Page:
My favorite instance of knowing just what a character wants, however, comes via Inigo Montoya. Inigo never lets us forget his quest: a six-fingered man killed his father when he was eleven, and he has spent his life training as a swordsman so that when he eventually catches up with this villain, he will be able to defeat him. After first declaring, of course: “Hello! My name is Inigo Montoya. You killed my father. Prepare to die.” With a set-up like that, we know we’re bound to see a six-fingered man before long, bound to get the scene where the two of them finally fight, and bound to hear Inigo utter that line he’s spent his life rehearsing. Our anticipation builds because of the set-up. And the pay-off, when we finally get it, is terrific.
3) Sometimes it’s smart to play against type.
Sometimes a character seems utterly predictable because of what he or she looks like or appears to represent. On second glance, we learn that there is much more to the character than meets the eye – and that, in fact, a part of his or her personality seems to be directly opposite of our expectations. The supporting character Fezzik is a perfect example here. An enormous giant, he’s originally hired by Vizzini (actually working for Prince Humperdinck) to help kidnap the princess. He’s clearly valued by Vizzini for his giant size and brute strength, and we initially expect him to be thuggish.
It turns out that Fezzik is gentle and kind. He hates hurting anyone and doesn’t think it’s “sportsman-like” to take unfair advantage in a fight. He also has a love for rhyming games, a game we see Inigo, his good friend, encourage him in (one of the many reasons we come to love Inigo). All of these elements make Fezzik endearing, but especially so because they seem to play against our initial impression and the expectations of other characters.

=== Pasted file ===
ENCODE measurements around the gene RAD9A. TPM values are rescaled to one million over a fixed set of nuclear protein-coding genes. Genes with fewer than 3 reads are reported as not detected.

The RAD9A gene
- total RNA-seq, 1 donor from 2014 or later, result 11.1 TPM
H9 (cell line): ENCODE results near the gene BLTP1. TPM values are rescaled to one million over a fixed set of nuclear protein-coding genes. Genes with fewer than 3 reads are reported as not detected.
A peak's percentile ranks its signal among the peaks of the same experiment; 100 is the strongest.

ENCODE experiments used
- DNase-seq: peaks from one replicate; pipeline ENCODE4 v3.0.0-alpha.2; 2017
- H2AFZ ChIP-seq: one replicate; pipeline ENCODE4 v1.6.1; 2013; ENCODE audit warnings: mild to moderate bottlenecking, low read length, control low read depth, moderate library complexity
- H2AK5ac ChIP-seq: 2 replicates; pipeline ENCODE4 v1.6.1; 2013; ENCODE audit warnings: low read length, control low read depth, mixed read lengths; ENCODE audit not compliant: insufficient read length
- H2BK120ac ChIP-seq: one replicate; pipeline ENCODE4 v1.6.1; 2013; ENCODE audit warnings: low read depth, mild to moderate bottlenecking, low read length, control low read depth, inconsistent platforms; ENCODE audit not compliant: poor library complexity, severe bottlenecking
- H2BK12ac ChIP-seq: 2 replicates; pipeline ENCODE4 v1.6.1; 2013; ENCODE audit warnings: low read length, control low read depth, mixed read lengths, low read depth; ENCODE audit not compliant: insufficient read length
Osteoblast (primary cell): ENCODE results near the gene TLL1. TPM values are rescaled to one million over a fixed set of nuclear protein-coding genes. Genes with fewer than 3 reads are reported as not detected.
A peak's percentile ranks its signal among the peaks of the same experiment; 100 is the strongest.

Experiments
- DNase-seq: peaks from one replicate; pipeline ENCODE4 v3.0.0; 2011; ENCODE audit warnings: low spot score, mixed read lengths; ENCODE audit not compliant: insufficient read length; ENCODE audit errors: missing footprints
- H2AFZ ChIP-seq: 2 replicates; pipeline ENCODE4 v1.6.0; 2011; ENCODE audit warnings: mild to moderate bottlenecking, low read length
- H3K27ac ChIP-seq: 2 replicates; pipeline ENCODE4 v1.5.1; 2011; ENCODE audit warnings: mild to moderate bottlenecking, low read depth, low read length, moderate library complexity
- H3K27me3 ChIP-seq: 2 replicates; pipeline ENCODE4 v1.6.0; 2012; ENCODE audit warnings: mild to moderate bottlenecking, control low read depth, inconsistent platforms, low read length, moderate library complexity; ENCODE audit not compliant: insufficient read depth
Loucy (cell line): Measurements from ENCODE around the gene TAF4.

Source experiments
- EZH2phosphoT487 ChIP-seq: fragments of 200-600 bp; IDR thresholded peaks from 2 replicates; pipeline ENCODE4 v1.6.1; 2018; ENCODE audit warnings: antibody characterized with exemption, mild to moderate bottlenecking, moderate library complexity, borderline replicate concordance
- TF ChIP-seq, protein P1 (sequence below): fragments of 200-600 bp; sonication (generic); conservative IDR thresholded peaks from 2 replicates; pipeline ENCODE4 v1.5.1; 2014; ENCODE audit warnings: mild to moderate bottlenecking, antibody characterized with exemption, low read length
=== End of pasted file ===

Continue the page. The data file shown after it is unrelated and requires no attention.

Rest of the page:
Creative Prompts and Exercises
· Take a story you know well, either one you’ve written or an old tale you could easily re-tell, and create a framing device for it. Is the story being shared with a child? Could the story be an important memory passed on from one generation to the next? Is someone telling the story at an important occasion (a wedding, a funeral, a reunion) a setting that will have more meaning for us at the end when we understand its significance more fully because of the story?
· Create a story with at least three characters who know exactly what they want. Make one character on a quest of some sort. Make one character want something that will potentially block the first character from getting what he or she wants. Create another character whose goal is to help the first character achieve their goal (thinking through carefully why it’s so important for that character to help the first one).
· Create a character profile for a “stock” character who looks predictable. This could be a hero, jock, beautiful princess, giant, bookish poet, or frail and elderly woman. The idea is to give the character certain traits that we expect that kind of person to have. Make them look predictable, and then have them do, say, or be a certain way that plays completely against that stock type.
· Just for fun…if you’re a fan of The Princess Bride, try writing a “missing scene.” What was going through Westley’s head on the day the Dread Pirate Roberts first threatened to kill him? How did Humperdinck choose Buttercup to wed? What was life like for Inigo the day after he saw his father die? How did Vizzini meet up with Fezzik and Inigo? The possibilities are endless. Remember, it’s okay to play in someone else’s fictional universe, and it can give you good practice in writing dialogue and actions for characters whose quirks and motivations you already understand.